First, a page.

moody-bluesOne of the favorite sobriquet’s I have recently received was from Alison Taylor who called me the ‘rock and roll compliance blogger’. I love to listen to classic rock and enjoy live performances even more. With that moniker and passion in mind I recently caught the Moody Blues’ gig celebrating the 50th anniversary tour. It is the Fly Me High Tour which honors the first single released after singer-guitarist Justin Hayward and bassist John Lodge joined the group.

Early Moody Blues music was informed by their second album, “Days of Future Passed”; which I had always thought of as the first rock concept album. However, it is seen by many rock critics as a precursor to progressive rock music. Bill Holdship, Yahoo! Music, said that the band “created an entire genre here.” Robert Christgau noted that it was “closer to high-art pomp than psychedelia.” And, finally, Allmusic editor Bruce Eder calls the album “one of the defining documents of the blossoming psychedelic era, and one of the most enduringly popular albums of its era.”

The band had its core members of Justin Hayward, who turns 70 on Friday, John Lodge, 71 and Graeme Edge, 75; all playing at the concert and I can assure you that even in their 70s, they can still rock. There were the MTV hits such as “Gemini Dream” and “The Voice” and of course the show ended with the classics “Question” and “Ride My See-Saw”. It was great night for the Moody Blues, their fans and rock and roll.

I thought about how they are still great rockers when I read a recent piece in the New York Times (NYT) Corner Office Column by Adam Bryant, entitled “The Incalculable Value of a Good Boss, where he profiled Aron Ain, the Chief Executive Officer (CEO) of Kronos, a maker of workforce management software. It turns out that Ain was deeply informed by his parents when he said, “My parents cared deeply about people, particularly people who needed a little bit of help getting on in life. They were community activists in a very quiet way. They didn’t have a child with developmental disabilities, yet they were involved for more than 50 years with the Association for the Help of Retarded Children. They just weren’t a little bit involved; they were neck-deep involved.”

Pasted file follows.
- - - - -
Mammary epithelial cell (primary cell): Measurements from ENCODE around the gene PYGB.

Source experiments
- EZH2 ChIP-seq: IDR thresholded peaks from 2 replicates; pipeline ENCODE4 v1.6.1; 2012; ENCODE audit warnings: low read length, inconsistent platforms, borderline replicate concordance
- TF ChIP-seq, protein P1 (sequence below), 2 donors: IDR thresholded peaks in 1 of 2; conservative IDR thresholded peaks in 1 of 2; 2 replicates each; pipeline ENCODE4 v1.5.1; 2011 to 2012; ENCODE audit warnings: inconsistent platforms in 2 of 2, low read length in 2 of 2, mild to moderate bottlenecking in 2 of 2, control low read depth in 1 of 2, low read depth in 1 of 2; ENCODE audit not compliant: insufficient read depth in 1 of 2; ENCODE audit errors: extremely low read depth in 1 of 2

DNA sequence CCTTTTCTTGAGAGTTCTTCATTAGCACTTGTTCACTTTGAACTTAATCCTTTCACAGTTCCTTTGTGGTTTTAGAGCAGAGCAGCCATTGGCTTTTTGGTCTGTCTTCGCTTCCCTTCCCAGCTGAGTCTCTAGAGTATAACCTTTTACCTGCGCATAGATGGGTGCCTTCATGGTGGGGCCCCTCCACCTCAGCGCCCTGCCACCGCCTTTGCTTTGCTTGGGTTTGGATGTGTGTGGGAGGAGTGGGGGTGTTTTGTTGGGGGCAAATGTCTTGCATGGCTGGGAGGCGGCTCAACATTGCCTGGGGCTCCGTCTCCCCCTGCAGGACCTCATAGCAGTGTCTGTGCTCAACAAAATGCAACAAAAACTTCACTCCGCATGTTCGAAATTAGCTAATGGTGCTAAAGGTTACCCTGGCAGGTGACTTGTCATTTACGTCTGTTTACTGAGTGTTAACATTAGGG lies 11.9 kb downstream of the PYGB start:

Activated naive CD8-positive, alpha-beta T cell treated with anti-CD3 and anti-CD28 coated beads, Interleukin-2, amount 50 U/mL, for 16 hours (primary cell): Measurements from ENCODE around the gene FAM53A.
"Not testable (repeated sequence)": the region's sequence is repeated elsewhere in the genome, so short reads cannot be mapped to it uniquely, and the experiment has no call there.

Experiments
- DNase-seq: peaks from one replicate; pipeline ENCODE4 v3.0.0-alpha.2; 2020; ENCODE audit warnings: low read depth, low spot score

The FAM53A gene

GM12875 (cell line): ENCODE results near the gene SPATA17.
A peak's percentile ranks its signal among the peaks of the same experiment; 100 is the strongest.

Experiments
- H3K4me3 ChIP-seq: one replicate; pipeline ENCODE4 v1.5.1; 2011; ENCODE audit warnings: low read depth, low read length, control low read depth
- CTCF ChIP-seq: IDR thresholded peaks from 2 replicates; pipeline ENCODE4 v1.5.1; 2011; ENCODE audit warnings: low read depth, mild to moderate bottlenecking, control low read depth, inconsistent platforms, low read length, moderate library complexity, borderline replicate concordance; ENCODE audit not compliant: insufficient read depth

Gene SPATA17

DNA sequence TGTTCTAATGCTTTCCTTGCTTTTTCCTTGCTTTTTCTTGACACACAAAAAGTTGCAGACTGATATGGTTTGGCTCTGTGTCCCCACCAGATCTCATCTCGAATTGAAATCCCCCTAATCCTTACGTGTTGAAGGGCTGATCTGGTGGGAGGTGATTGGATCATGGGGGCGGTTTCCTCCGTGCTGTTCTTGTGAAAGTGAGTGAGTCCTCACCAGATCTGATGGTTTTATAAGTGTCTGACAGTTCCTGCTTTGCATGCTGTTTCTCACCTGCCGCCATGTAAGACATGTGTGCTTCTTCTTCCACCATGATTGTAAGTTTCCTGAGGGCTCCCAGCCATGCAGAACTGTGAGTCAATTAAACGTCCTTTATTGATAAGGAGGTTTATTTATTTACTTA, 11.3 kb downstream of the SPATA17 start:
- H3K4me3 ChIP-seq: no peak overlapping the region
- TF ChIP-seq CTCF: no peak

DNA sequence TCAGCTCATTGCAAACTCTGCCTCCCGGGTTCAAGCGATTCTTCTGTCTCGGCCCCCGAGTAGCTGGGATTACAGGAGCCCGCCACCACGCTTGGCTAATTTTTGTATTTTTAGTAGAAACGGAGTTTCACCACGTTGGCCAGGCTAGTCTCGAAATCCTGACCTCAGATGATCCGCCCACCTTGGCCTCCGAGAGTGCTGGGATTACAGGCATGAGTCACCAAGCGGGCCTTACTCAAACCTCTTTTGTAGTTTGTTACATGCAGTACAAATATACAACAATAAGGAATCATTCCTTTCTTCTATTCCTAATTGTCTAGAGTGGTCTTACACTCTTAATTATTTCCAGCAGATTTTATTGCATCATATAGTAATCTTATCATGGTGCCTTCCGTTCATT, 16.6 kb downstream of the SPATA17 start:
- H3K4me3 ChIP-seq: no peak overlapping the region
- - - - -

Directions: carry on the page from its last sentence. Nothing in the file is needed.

Most interestingly Ain believes a key lesson he has learned and one that he continues to try to put into practice is the following, “managing and leading people is a privilege.” He finds it so important because, “I don’t think we always understand the impact that we have as managers on the people on our teams. I talk to our managers all the time about this. Do you really understand the impact you have? And if you really understand the impact, then how do your actions reflect that you understand that?”

Moreover, his key insight is that people do not so much want to work for a nice person but a great boss. He said, “I believe that people would rather have a lousy job working for a great person than a great job working for a bad manager.” If you can achieve this as a boss, the results back to you and your organization will be the best investment you can make. Ain continued, “I believe very strongly that the single largest component of a business that adds to shareholder value is great management, and the single largest destroyer of shareholder value is bad management.”